Thursday, January 30, 2014

Helping First-Generation College Students Succeed

Northwestern Professor Nicole Stephens and her colleagues—MarYam G. Hamedani of Stanford University and Mesmin Destin at Northwestern University—have conducted several studies examining the academic performance of first-generation college students.  Not surprisingly, they have found that, all else equal, first-generation college students do indeed underperform those young people with parents who have attended college.  Their research aims to understand how we might close that performance gap.   I'm particularly interested in this topic, since I was a first-generation college student.  Moreover, companies should be interested in this topic, since they want to insure that they can attract talented young people who have learned a great deal and achieved their potential in college. 

This research challenges the notion that extra academic skills-based preparation for these first-generation students yields performance improvement.   Many schools offer these "skills" enhancement programs, but they have not yielded positive results.  These scholars designed a program whereby college seniors would share their experiences with new students, describing to them how "their backgrounds affected their experience."   According to Kellogg Research Insights, "Seniors were asked, for example, to share an obstacle they faced in college and how they overcame it."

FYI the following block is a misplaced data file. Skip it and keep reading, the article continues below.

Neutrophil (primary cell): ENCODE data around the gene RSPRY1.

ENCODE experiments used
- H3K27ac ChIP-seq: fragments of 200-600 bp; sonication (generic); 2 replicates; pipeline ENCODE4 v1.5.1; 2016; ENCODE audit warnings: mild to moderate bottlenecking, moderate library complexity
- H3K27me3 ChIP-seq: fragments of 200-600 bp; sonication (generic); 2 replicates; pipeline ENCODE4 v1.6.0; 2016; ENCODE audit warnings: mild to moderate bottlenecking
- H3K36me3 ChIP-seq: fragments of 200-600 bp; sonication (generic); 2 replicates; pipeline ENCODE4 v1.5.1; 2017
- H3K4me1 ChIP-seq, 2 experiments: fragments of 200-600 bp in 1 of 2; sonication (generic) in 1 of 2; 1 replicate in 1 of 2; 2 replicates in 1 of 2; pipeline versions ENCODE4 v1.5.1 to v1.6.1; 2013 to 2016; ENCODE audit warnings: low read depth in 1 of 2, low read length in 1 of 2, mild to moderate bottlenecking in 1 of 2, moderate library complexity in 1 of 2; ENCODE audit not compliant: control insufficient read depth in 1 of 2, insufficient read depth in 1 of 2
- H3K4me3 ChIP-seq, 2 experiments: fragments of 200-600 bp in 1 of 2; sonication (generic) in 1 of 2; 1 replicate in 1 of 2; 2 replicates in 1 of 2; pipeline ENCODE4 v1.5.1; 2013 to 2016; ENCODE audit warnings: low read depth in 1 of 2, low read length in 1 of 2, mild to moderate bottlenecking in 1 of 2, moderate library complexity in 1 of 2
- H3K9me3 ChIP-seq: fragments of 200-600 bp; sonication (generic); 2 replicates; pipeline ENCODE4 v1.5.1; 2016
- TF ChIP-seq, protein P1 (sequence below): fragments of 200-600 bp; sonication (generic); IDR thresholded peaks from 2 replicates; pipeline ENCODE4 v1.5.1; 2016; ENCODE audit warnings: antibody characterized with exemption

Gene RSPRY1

The scholars found that those students receiving this intervention earned higher grade point averages than those who listened to seniors share their stories without an explicit discussion of backgrounds and social class. Amazingly, the researchers found that this program "eliminated the GPA gap between first-generation and continuing-generation students, as well as the disparity in the rate at which the two groups took advantage of institutional resources." 

Stephens explains, "If you understand that it’s normal for students from a background like yours to encounter obstacles—and that it doesn’t mean that you’re deficient, but that rather you need to do different things to succeed—that equips you to deal with the challenges you face.”

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